Compost is a slow-release fertilizer. This means the nutrients in compost become available to plants gradually over time, rather than all at once.
Compost provides a good mix of nitrogen, phosphorus, and potassium, along with other nutrients.
Manure is animal waste and bedding, which provides a good source of nutrients for plants. As with compost, manure should be aged properly before using.
If you apply manure to your garden before it ages, the salt content could burn your plants. A better option is to add aged manure to your compost and mix the combination into your soil.
Manure is a medium to fast-release fertilizer. This means the nutrients in manure become available to plants faster than those in compost.
Manure provides a good mix of nitrogen, phosphorus, and potassium, along with other nutrients. Manure can have a much higher nutrient content than compost.
Natural Sources of Nitrogen for Plants
Using chemical fertilizers with too much nitrogen can cause algae on water or in wet areas of your garden or greenhouse.
If you need to add a dose of nitrogen to your soil, the following natural materials will help. You can learn more about them in my article here.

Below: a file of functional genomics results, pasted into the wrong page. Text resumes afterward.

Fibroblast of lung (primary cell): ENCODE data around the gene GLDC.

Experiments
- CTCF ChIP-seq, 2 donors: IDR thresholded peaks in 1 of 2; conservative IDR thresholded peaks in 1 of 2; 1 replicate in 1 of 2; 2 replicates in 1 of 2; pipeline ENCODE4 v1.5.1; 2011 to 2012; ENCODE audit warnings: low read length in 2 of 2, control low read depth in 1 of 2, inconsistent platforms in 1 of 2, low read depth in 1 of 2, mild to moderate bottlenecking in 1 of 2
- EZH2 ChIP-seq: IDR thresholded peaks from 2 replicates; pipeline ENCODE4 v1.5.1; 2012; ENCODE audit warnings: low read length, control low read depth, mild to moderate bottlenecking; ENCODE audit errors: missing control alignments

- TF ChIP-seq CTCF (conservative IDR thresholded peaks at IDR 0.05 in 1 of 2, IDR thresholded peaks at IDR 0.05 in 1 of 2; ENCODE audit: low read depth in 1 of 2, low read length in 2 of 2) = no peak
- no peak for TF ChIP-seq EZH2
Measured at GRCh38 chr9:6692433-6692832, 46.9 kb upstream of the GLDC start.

Feather meal comes from poultry feathers. The process involves heating the feathers under pressure and grinding them into powder.
Feather meal does not dissolve in water. It is a slow-release fertilizer, and it is effective for 4 to 6 months.
Feather meal contains 15% nitrogen by weight – much more than compost or manure. This makes it an excellent natural source of nitrogen for your soil.
If you raise poultry, you can also add feathers to a compost pile to get a nitrogen boost. The only drawback is that feather meal does not have any phosphorus or potassium.
For more information, check out this article on feather meal from Wikipedia.
Blood meal is made by grinding dried blood (from cattle, hogs, or chickens) into powder.
Blood meal contains 12.5% nitrogen by weight – not as much as feather meal, but still much more than compost and manure.
Blood meal has a medium-release speed, and it is effective for 6 to 8 weeks. As an added benefit, blood meal has 1.5% phosphorus and 0.6% potassium by weight.
For more information, check out this article on blood meal from Wikipedia.
Hoof and Horn Meal
Hoof and horn meal is made by grinding up the hooves and horns of animals into powder.
Hoof and horn meal contains 9% to 14% nitrogen by weight, making it a great natural source of nitrogen for your garden.
In addition, hoof and horn meal has 1.5% to 2% phosphorus. However, it does not contain any potassium.